Updated: Jan 17
Can we agree that Starbucks is not selling a product that directly harms their customers?
Can we also agree that Starbucks does not engage in any unethical marketing? Or that they are forcing their customers to buy something that they do not want to buy?
Why is Starbucks interesting for dentists?
If we can agree on all that. Then I'll take the liberty of writing that dentists should learn from the way Starbucks does business in general. Because Starbucks does more business in the US than the US dental industry combined!
Although Starbucks is bigger in the US than in Europe, I feel pretty sure you can follow my example when I express that I find it challenging for public health when our patients spend more money on coffee than on their teeth.
Teeth must be fixed first
It's not that I don't think people should be allowed to buy coffee. They should be allowed to, and in the quantities they want. I just think they should get their teeth fixed first!
This post will be about what it takes to reach the top 2 levels of the communication triangle. I'm not going to go into detail - it will be too extensive. But you will get an overview of level 4 and 5, giving you an idea of what it takes to achieve a higher acceptance rate on your complex treatment estimates.
If you agree with my take on barista-produced coffee sales versus dental care, read on. Because I think dentists can learn a lot from the way many of the world's biggest brands communicate. I'm not just referring to external communication - i.e. marketing. But rather very, very much about the way we communicate 1:1 with our patients when they sit in front of us in the practice.
Why does it work?
How is it that more bottled water is sold than dental treatment in a country where the water in the taps is cleaner than what is sold in the bottles?
The answer lies in behavioural science.
People do not act according to what is rationally reasonable. If that were the case, everybody would have an ideal pension plan, be non-smokers, maintain an optimal BMI and obey the speed limits on the roads.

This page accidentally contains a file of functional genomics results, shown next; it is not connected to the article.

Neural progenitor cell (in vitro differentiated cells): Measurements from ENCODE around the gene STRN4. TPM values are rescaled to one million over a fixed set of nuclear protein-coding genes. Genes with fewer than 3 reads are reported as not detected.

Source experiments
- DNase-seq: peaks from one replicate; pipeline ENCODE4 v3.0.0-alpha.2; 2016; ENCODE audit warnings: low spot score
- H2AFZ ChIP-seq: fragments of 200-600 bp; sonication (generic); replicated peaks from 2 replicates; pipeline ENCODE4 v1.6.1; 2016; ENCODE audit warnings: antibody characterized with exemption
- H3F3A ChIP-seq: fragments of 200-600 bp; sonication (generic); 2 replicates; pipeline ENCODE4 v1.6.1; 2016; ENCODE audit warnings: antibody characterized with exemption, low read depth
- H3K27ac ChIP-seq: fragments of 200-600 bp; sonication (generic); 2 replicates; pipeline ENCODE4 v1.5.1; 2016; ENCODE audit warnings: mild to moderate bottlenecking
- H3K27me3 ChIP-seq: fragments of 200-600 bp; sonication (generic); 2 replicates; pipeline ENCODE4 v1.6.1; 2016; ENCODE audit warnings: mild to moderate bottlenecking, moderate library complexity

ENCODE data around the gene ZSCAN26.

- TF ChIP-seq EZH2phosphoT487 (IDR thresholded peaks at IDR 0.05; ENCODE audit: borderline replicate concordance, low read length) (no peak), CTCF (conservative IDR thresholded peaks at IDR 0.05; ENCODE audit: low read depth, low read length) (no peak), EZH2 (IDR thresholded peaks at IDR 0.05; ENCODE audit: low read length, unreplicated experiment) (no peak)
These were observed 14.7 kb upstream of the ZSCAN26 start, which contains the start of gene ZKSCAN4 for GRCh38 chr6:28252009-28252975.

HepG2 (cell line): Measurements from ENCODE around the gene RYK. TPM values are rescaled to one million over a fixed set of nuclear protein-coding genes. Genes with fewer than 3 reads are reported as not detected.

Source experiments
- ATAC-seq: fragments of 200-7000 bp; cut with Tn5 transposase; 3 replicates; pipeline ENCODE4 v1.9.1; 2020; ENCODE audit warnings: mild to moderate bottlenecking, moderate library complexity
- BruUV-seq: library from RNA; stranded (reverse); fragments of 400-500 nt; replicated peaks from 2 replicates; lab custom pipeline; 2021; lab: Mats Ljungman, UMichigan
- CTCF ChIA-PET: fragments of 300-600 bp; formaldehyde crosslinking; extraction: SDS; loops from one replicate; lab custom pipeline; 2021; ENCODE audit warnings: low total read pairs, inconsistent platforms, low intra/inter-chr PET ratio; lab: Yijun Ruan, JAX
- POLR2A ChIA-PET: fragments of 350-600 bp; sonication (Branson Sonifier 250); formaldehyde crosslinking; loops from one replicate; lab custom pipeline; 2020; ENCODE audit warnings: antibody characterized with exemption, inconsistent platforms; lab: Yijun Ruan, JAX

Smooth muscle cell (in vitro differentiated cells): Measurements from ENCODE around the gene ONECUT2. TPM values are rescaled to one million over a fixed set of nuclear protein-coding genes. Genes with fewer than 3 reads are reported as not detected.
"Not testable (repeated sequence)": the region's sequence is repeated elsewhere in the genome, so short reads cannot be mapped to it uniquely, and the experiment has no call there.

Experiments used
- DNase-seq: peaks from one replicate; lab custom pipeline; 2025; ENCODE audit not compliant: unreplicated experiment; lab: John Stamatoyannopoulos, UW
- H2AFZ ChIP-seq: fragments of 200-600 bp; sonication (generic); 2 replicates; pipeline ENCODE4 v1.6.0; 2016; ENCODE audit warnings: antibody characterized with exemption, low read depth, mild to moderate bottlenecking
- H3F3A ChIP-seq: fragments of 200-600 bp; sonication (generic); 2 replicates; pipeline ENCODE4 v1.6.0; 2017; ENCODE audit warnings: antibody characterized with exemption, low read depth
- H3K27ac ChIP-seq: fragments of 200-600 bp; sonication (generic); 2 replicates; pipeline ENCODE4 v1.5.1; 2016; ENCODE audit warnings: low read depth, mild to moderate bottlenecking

So let's take a look inside the human brain and see how a part of it works. I find it super interesting that it's the right hemisphere of the brain that makes all the decisions. We know from studies of people with brain injuries that people with a disconnection to the right hemisphere can't make a decision.
Right vs left hemisphere
The interesting thing about the right hemisphere making all the decisions is that it is the part of the brain associated with emotions. It is known that every decision is made instantaneously in an extremely short time, after which that decision is difficult to reverse. Once the decision is made, the emotional part of the brain searches for logical and rational arguments that the decision made was the right one.
If we look at levels 1 to 3 in the communication triangle, it is obvious that here we are communicating to the logical part of the patient's brain. As long as we are dealing with simple treatments with minimal impact on patients' privacy in general, making a decision is relatively simple.
The influence of emotions on the patient's choice
The more complex, time-consuming and financially extensive the treatment the patient has to accept. The more impact it will have on the patient's life. In other words, it becomes a bigger and bigger decision and thus requires a greater emotional impact on the patient. Since it is the emotional part of the brain that makes the decisions.
This does not mean that we should make the patient angry or sad. That is rarely a good idea. Thinking back to the beginning of this blog post. What, then, can we learn from Starbucks? Starbucks, and all other major brands, generally speak to their customers' emotions. They make their customers DESIRE their products.
If dentists can make patients have a desire to invest in the treatment they need, patients are more likely to accept our treatment suggestions. At the same time, if we know about the elements below and can adapt the treatment plan to the patient's life, the likelihood increases further.
A challenge for many dentists
The paradigm shift between level 1-3 and level 4-5 is quite significant.
At level 1-3, we communicate primarily to the logic.
At level 4-5, we target communication to the emotions.
For most dentists, this is a completely new and unfamiliar way to communicate. It can feel cross-border and for some even uncomfortable the first times you try it. Not that it's unethical. But because it requires us to be honest and share something of ourselves. In other words, we can't hide behind our title.
When communicating with patients at Level 4 in the Communication Triangle, we need to know, among other things:
Dental values (What teeth does the patient really want?)
General values (What is going on in the patient's life?)
Readiness (Is the patient ready to start treatment?)
What diagnostic findings the patient knows and does not know about
What worries and does not worry the patient
Once we have a knowledge about these elements, we should be able to structure our presentation of the more complex treatment in a way that we able to:
Remember what to say
Present the plan as effectively as possible
Use as few words as possible
Present the plan in a way that the patient wants to avoid compromises
Present a plan about finances to fit the patient
As I described in the last blog post, it is too extensive to go into detail with the elements listed above here on the blog.